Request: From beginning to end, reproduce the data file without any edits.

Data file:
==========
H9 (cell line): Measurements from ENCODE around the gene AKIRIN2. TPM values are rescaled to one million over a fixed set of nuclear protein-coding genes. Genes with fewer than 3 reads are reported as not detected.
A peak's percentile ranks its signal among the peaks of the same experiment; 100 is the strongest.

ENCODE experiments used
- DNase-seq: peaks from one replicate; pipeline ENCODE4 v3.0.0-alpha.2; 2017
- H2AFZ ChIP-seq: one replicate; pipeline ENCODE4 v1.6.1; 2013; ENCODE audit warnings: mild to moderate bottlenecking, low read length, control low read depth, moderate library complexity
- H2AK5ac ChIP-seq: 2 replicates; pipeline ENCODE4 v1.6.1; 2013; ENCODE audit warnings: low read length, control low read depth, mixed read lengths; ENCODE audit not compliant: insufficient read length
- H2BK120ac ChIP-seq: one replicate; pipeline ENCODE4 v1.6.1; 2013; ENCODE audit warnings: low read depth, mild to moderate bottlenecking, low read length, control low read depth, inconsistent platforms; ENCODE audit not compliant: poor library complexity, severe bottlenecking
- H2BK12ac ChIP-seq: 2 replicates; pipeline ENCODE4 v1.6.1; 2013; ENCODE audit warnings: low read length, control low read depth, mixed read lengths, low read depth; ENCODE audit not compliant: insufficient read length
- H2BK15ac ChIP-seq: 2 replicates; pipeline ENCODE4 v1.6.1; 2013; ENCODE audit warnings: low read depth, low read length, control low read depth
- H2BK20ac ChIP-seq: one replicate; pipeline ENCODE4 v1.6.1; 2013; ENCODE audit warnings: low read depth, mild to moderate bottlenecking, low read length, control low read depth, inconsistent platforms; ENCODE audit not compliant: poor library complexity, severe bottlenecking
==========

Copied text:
H9 (cell line): Measurements from ENCODE around the gene AKIRIN2. TPM values are rescaled to one million over a fixed set of nuclear protein-coding genes. Genes with fewer than 3 reads are reported as not detected.
A peak's percentile ranks its signal among the peaks of the same experiment; 100 is the strongest.

ENCODE experiments used
- DNase-seq: peaks from one replicate; pipeline ENCODE4 v3.0.0-alpha.2; 2017
- H2AFZ ChIP-seq: one replicate; pipeline ENCODE4 v1.6.1; 2013; ENCODE audit warnings: mild to moderate bottlenecking, low read length, control low read depth, moderate library complexity
- H2AK5ac ChIP-seq: 2 replicates; pipeline ENCODE4 v1.6.1; 2013; ENCODE audit warnings: low read length, control low read depth, mixed read lengths; ENCODE audit not compliant: insufficient read length
- H2BK120ac ChIP-seq: one replicate; pipeline ENCODE4 v1.6.1; 2013; ENCODE audit warnings: low read depth, mild to moderate bottlenecking, low read length, control low read depth, inconsistent platforms; ENCODE audit not compliant: poor library complexity, severe bottlenecking
- H2BK12ac ChIP-seq: 2 replicates; pipeline ENCODE4 v1.6.1; 2013; ENCODE audit warnings: low read length, control low read depth, mixed read lengths, low read depth; ENCODE audit not compliant: insufficient read length
- H2BK15ac ChIP-seq: 2 replicates; pipeline ENCODE4 v1.6.1; 2013; ENCODE audit warnings: low read depth, low read length, control low read depth
- H2BK20ac ChIP-seq: one replicate; pipeline ENCODE4 v1.6.1; 2013; ENCODE audit warnings: low read depth, mild to moderate bottlenecking, low read length, control low read depth, inconsistent platforms; ENCODE audit not compliant: poor library complexity, severe bottlenecking